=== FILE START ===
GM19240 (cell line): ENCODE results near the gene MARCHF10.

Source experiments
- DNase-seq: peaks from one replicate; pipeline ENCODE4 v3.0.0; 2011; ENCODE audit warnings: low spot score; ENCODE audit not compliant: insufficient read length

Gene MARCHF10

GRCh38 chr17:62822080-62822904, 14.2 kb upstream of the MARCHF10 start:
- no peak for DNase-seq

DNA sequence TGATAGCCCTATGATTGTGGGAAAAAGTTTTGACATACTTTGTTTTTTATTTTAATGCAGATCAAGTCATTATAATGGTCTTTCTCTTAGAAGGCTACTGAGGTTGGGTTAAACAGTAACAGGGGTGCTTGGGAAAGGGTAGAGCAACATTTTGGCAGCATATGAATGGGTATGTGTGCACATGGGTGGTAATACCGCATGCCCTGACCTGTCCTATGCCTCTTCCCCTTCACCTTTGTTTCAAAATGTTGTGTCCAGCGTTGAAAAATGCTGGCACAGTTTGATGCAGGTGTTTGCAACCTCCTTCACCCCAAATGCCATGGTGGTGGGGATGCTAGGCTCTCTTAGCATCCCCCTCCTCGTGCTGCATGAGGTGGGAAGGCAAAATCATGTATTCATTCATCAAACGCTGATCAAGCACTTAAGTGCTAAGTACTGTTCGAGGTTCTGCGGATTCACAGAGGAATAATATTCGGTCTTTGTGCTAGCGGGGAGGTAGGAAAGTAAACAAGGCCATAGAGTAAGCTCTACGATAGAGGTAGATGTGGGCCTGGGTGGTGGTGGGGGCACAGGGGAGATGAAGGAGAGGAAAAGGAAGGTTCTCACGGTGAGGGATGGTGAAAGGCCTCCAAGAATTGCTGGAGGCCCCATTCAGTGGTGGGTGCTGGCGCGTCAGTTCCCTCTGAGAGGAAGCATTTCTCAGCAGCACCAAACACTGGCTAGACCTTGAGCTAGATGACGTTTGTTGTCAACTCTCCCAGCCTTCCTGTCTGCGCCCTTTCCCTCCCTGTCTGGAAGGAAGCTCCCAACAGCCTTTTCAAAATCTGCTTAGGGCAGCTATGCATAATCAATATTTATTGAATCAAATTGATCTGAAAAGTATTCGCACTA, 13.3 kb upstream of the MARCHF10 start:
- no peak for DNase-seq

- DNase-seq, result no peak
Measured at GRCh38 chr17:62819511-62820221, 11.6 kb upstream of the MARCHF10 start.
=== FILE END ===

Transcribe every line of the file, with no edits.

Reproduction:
GM19240 (cell line): ENCODE results near the gene MARCHF10.

Source experiments
- DNase-seq: peaks from one replicate; pipeline ENCODE4 v3.0.0; 2011; ENCODE audit warnings: low spot score; ENCODE audit not compliant: insufficient read length

Gene MARCHF10

GRCh38 chr17:62822080-62822904, 14.2 kb upstream of the MARCHF10 start:
- no peak for DNase-seq

DNA sequence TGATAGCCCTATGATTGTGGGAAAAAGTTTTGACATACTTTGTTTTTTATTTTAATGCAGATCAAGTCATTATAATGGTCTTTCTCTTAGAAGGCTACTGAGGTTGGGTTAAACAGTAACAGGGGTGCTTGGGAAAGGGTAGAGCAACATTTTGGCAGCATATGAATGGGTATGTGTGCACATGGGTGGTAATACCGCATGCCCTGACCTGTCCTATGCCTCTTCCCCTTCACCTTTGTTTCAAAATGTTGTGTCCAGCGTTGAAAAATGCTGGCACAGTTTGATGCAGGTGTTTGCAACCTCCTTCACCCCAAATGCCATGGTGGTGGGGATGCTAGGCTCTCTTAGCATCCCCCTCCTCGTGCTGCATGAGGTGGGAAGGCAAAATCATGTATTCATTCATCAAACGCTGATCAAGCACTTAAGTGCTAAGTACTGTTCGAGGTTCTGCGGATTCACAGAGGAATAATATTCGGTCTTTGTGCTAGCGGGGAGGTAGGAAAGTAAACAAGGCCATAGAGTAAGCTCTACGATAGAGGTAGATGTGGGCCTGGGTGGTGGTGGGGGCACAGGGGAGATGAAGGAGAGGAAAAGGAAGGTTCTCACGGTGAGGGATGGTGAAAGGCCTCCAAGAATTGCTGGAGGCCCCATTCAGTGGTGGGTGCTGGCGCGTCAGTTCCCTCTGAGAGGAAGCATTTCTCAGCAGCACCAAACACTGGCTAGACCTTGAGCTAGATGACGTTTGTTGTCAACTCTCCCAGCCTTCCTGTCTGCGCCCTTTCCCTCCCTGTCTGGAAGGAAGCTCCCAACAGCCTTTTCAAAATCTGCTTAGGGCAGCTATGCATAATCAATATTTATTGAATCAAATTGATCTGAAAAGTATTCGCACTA, 13.3 kb upstream of the MARCHF10 start:
- no peak for DNase-seq

- DNase-seq, result no peak
Measured at GRCh38 chr17:62819511-62820221, 11.6 kb upstream of the MARCHF10 start.